June is bustin’ out all over and there’s a plethora of produce from growers both at home and mainland Europe. It is a fantastic month for fresh produce and if you’re in the business of writing menus then June means you’re truly spoilt for choice.
June is bustin’ out all over and there’s a plethora of produce from growers both at home and mainland Europe. It is a fantastic month for fresh produce and if you’re in the business of writing menus then June means you’re truly spoilt for choice.DOWNLOAD THE PDF VERSION OF THE REPORT HERE
British strawberries really come into their own in June. Growing strawberries is one of the things that we do really well in this country and this jewel in our culinary crown should be featuring on menus right across the UK. Home-grown raspberries are very bit as wonderful and the first green gooseberries are already trickling in. We should see the first home-grown blueberries and red gooseberries later this month and maybe a very early currant or two.
Many of our depots get their berries direct from local growers which keeps picking to plate time to the absolute minimum. This means that fruit can be picked riper than usual so it’s even more delicious.
We’re already getting plums, cherries, apricots, peaches and nectarines (both round and flat) from Spanish growers and stone fruit from France will be along shortly. As we move further into the season quality and flavour will get even better and prices will ease. As ever stone fruit will be very decent value all through the summer but it may not be quite as cheap as in the previous few years. The exchange rate is against us and there’s increasing demand from other countries. It’s important to keep this in proportion however, in terms of cost per dish it’s only a few pennies more.
The British asparagus season officially ends on Midsummer’s Day, 24th June. It may well be before that this year, the season started early and supplies are already tightening up.
British growers have to stop cutting in midsummer so that the remaining asparagus spears can grow on into fern. This fern then absorbs the rest of the summer sunshine, converts it into carbohydrate and feeds it into the root system or crown where it’s stored to fuel next years crop. Unless the harvest stops at the end of June there won’t be a crop next year.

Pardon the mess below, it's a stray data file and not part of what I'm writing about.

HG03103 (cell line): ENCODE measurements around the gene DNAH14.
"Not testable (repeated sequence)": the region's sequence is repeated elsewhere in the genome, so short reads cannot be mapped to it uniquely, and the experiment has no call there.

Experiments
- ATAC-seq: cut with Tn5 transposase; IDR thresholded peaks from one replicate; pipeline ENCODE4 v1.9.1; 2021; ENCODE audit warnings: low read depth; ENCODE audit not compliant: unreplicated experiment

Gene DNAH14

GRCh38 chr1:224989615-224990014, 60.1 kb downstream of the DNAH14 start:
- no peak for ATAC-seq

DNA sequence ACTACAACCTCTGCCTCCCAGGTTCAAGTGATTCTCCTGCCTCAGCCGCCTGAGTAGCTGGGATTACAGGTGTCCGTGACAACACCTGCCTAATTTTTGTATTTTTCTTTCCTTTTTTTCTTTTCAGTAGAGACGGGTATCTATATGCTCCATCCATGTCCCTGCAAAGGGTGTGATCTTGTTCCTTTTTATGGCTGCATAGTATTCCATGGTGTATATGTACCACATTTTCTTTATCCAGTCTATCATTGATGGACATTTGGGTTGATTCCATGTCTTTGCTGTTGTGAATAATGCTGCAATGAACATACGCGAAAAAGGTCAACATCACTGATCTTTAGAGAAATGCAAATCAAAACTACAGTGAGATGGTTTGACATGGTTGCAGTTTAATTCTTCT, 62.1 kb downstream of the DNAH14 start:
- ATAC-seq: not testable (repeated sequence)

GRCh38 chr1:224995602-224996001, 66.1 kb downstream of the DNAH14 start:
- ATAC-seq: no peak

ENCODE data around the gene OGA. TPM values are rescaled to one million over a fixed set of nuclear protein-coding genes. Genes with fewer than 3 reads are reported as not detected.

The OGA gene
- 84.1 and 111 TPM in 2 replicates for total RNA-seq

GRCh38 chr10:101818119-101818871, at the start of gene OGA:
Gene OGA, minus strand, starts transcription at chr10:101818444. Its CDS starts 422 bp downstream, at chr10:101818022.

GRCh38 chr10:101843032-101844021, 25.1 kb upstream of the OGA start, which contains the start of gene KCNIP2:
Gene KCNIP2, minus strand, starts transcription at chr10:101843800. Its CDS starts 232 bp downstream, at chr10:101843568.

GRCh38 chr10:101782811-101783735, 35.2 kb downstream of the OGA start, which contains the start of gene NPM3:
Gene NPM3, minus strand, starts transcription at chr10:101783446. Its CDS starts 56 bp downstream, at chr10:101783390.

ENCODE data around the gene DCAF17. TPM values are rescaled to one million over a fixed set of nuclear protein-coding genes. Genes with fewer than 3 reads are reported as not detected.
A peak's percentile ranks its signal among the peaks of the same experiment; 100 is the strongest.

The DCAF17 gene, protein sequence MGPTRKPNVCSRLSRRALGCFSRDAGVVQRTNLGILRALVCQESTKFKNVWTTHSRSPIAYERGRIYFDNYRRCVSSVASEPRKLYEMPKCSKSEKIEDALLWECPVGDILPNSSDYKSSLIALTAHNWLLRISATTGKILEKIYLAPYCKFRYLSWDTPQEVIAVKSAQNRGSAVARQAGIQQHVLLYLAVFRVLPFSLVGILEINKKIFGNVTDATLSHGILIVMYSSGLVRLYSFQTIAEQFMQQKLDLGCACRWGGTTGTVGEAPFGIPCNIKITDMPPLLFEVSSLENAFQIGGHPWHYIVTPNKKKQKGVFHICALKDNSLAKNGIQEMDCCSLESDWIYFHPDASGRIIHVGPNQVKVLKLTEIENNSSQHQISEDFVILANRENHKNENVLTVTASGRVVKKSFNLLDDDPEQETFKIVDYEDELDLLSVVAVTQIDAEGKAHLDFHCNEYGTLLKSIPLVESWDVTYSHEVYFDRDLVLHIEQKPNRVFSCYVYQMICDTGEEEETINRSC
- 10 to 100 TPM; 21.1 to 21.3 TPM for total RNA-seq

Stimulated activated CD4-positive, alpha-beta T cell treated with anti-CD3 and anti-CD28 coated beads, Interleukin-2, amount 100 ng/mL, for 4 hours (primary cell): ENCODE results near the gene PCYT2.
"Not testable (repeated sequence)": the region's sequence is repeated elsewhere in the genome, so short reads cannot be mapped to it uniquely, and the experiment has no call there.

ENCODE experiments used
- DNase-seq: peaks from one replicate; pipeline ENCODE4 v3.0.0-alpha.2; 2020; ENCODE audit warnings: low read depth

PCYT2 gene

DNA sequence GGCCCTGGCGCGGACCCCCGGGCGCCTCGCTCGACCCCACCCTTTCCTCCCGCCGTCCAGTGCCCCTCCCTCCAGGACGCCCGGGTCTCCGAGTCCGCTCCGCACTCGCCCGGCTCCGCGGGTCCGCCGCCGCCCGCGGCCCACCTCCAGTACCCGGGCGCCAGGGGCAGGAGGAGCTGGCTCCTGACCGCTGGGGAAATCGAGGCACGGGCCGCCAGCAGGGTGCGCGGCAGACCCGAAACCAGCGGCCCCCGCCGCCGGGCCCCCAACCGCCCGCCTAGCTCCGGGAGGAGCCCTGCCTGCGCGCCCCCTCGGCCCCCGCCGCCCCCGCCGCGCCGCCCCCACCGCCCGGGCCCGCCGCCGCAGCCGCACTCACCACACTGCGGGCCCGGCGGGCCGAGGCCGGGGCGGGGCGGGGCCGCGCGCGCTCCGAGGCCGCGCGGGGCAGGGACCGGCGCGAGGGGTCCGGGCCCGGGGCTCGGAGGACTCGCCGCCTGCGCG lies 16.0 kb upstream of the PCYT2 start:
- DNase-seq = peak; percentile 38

Once the British season is over the only asparagus available will be from the southern hemisphere, mostly Peru. It comes by airplane and it is expensive. Unless you’ve got very deep pockets do be ready to take asparagus off by the end of the month at the latest.
There’s a wonderful range of new potatoes from growers right across the UK, check with your supplier to see what’s local to you.
Not such good news on the large potato front. These are still all stored from last years harvest, supplies are running low and prices are pretty firm. This will start to change in about a month or so when the first of the larger spuds, or second early varieties, will be harvested. These will include our old favourite the Marfona.
There are some fantastic artichokes coming in from Brittany in Northern France. There’s larger globe varieties like Camus and the smaller (duck egg sized) Petit Violet. The Petit Violet are currently excellent value and if you are thinking about preserving artichokes then this is the month. Always check with your supplier first, the Brittany growers operate a daily Dutch auction system so prices can occasionally spike.
The first British peas and broad beans are here. Absolutely at their best this month. Small, tender and sweet.
Home-grown bunched beetroots and carrots are coming through at last, delayed by the very dry April. Particularly impressive are bunches of small, mixed colour carrots that are often called ‘Heritage’.
There’s terrific range of summer cabbages including the wonderful Sweetheart or Hispi. Sweeter and more tender than their winter cousins these lovely brassicas are every bit as good raw as they are cooked.
There’s some terrific chard around. Particularly lovely is the mixed colour Rainbow Chard, just stunning!
June is the month for garlic scapes and the season is underway at The South West Garlic Farm in Dorset. Scapes are the flowering stem of hard necked garlic and the season is very short, round about four to six weeks, so don’t miss out. Supplies are limited and your depot will probably need a couple of days notice to get them in for you.
We’ve had wet or green or new season garlic from Egypt since about March but this month sees the first of the new season wet garlic from France. Some of the fancy purple varieties that are packed in trays can be pretty dear but the LKL brand that comes in 5kg nets is excellent value, even cheaper than the Egyptian. Get some in and let it fill your kitchen with its glorious aroma.
British New Potatoes
Spanish Stone Fruit
British Bunched Veg
Petit Violet Artichokes
Dorset Garlic Scapes
British Peas & Broad Beans
Spanish & Italian Figs
British Runner Beans